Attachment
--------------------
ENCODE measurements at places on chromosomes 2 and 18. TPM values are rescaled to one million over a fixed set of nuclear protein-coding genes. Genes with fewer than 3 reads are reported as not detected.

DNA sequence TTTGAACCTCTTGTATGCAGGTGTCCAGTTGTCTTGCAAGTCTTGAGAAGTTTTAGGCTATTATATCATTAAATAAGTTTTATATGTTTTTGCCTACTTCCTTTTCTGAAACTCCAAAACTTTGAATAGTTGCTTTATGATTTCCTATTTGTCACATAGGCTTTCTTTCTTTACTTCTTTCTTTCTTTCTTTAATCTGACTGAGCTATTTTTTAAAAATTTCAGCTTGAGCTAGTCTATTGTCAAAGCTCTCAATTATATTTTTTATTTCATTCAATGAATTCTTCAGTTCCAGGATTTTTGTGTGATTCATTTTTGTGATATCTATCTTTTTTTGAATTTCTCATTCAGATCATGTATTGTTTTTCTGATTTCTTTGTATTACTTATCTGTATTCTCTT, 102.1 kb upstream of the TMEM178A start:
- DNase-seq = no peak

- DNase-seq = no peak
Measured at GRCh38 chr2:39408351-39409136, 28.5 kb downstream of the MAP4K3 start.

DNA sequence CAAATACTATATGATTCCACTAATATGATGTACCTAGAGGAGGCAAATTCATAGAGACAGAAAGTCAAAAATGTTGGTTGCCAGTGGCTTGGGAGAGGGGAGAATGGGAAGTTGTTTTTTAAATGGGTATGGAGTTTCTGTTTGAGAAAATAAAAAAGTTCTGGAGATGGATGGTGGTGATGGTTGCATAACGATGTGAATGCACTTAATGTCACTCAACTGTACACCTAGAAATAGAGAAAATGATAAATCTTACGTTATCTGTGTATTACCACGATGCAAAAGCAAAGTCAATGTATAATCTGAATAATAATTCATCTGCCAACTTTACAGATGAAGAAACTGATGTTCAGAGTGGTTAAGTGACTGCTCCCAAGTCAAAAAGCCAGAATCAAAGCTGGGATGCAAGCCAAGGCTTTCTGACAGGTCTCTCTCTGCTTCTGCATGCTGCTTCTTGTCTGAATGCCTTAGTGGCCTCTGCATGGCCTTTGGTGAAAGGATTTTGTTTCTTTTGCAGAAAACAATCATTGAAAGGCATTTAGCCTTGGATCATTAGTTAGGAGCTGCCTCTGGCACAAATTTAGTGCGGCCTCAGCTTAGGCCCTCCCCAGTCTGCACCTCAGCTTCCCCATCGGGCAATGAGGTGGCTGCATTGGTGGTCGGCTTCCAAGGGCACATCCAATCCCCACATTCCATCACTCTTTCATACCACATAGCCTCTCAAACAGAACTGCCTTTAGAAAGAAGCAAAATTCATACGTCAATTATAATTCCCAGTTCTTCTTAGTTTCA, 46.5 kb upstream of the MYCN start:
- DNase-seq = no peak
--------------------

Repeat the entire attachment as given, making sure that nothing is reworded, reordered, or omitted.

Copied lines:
ENCODE measurements at places on chromosomes 2 and 18. TPM values are rescaled to one million over a fixed set of nuclear protein-coding genes. Genes with fewer than 3 reads are reported as not detected.

DNA sequence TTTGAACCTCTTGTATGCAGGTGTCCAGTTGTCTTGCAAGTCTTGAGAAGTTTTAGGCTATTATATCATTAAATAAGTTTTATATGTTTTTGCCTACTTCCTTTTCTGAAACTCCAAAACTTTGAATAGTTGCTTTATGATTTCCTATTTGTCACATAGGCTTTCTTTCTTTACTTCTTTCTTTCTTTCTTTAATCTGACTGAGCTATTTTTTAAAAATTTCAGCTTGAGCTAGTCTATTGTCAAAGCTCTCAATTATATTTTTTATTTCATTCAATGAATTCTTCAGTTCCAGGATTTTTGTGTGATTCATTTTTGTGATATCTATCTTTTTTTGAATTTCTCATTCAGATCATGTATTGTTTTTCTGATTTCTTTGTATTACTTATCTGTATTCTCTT, 102.1 kb upstream of the TMEM178A start:
- DNase-seq = no peak

- DNase-seq = no peak
Measured at GRCh38 chr2:39408351-39409136, 28.5 kb downstream of the MAP4K3 start.

DNA sequence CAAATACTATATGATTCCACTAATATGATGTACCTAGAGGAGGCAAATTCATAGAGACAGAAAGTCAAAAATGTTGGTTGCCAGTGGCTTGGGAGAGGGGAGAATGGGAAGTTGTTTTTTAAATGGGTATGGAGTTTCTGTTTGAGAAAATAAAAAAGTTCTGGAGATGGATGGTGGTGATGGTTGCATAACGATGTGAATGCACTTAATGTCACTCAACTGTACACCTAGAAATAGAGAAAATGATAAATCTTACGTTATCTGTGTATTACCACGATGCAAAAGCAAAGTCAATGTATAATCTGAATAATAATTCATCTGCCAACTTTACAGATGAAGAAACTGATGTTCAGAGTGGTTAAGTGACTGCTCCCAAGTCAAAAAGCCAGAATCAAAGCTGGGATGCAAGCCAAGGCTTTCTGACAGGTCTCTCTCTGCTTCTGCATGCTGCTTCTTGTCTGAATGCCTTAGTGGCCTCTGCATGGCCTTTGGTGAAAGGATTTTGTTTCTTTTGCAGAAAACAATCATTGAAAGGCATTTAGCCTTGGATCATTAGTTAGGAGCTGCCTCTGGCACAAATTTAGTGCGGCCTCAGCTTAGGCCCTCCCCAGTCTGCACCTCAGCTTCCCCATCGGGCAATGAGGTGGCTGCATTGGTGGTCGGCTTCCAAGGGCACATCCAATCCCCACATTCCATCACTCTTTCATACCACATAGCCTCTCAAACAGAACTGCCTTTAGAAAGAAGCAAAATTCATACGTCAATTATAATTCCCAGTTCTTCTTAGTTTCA, 46.5 kb upstream of the MYCN start:
- DNase-seq = no peak